Congress should swiftly pass HR 1695, thereby taking an important first step towards fixing these problems. By ensuring the Register has the autonomy necessary to begin implementing operational reforms and continuing to provide impartial advice, Congress will help ensure that visual artists and all creators can continue creating works that contribute to our economy and help shape our society in the digital age.
Tom Kennedy is the Executive Director of the American Society of Media Photographers (ASMP). Lara Kisielewska is the President of the Graphic Artists Guild (GAG). Akili-Casundria Ramsess is the Executive Director of the National Press Photographers Association (NPPA). Juliette Wolf-Robin is the National Executive Director of the American Photographic Artists (APA). And David Trust is the CEO of the Professional Photographers of America (PPA).
Contact your Representative and ask them to vote YES on H.R. 1695
Posted by Advocacy Liaison on April 21, 2017
The Graphic Artists Guild is calling upon visual artists and those who support a vibrant creative community to contact their representatives and ask them to support H.R. 1695. The bill seeks to make the Register of Copyrights, currently appointed by the Librarian of Congress, a presidential appointee with a 10-year term with the advice and consent of the Senate. The Guild has long supported giving the Copyright Office greater autonomy and modernizing the Office. The current registration system is cumbersome, outdated and confusing. Modernizing the Copyright Office is key for creators seeking to protect their copyrights and derive an income from their work. This bill is the first step to achieving that goal.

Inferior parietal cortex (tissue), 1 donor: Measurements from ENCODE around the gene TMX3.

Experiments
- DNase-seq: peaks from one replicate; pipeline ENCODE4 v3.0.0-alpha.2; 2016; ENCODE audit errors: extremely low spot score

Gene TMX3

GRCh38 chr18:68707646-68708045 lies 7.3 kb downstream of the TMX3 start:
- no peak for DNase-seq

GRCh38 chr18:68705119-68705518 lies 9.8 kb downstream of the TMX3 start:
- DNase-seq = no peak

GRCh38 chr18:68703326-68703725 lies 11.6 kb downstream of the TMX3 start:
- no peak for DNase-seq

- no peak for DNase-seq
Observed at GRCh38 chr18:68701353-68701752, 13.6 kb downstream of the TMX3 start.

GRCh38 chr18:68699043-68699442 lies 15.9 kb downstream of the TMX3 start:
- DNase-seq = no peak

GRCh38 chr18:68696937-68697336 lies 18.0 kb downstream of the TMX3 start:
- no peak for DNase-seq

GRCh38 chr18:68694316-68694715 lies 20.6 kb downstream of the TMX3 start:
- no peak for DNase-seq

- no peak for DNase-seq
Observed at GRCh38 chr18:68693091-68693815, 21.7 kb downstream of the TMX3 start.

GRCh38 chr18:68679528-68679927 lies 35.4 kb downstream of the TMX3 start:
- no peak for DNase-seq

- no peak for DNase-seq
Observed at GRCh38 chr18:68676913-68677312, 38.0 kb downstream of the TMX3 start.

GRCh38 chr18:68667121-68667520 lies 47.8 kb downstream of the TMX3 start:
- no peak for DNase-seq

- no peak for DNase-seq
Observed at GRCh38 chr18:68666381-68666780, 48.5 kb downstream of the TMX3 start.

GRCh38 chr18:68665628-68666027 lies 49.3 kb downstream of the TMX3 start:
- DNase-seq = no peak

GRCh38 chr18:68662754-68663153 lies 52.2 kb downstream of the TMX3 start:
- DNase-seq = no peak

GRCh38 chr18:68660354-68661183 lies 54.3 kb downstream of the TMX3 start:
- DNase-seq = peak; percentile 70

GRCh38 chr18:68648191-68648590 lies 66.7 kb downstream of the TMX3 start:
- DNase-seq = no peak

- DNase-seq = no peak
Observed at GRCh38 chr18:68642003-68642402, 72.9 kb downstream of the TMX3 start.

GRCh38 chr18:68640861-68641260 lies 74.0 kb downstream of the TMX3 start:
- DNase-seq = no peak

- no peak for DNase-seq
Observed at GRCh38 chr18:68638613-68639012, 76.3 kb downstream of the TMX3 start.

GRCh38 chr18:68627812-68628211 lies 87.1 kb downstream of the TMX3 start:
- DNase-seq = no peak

The bill is coming up for consideration in the House the week of April 24th. Please show your support for this bill by contacting your representative as soon as possible. You can do so easily by visiting copyrightdefense.com. The website will permit you to enter inyour zip code to contact your representative by email and telephone, and supplies talking points for you to refer to.
Copyright and creative industries are increasingly important to the US economy, contributing over $1.2 trillion dollars to the US GDP. Despite this, the Copyright Office has languished with outdated technology. It has no autonomy over its budget and staffing, which are determined by the Library of Congress. IT problems at the Library resulted in a system outage that brought down the Copyright Office’s registration system for one week in 2015. A report by the Government Accountability Office listed numerous technological problems at the Office exacerbated by the Library’s IT management weakness. The Library has not pursued the implementation of a comprehensive IT modernization plan for the Copyright Office brought out by the previous Register of Copyrights, Maria Pallente.
Additionally, the Register of Copyrights is unilaterally selected Librarian of Congress, although the missions of the Library and the Office are different and sometimes conflict. The Register of Copyrights is statutorily required to advise Congress on copyright law – a function of increasing importance as copyright law is under review – and yet the Register is appointed solely at the discretion of the Librarian. H.R. 1695 gives Congress the opportunity vet candidates for Register of Copyrights and ensures it will receive the expert advice it needs.
H.R. 1695 has wide bi-partisan support. It was introduced by House Judiciary Chair Bob Goodlatte (R-VA) and Ranking Member John Conyers (D-MI), and passed the House Judiciary Committee with a vote of 27-1. Support for the bill has been expressed by members of Congress from both parties, and from stakeholders and experts, including former Registers of Copyright Ralph Oman and MaryBeth Peters. The creative community has by and large welcomed the legislation, as indicated by a letter signed by over 40 associations, industry groups, and business leaders (including the Guild).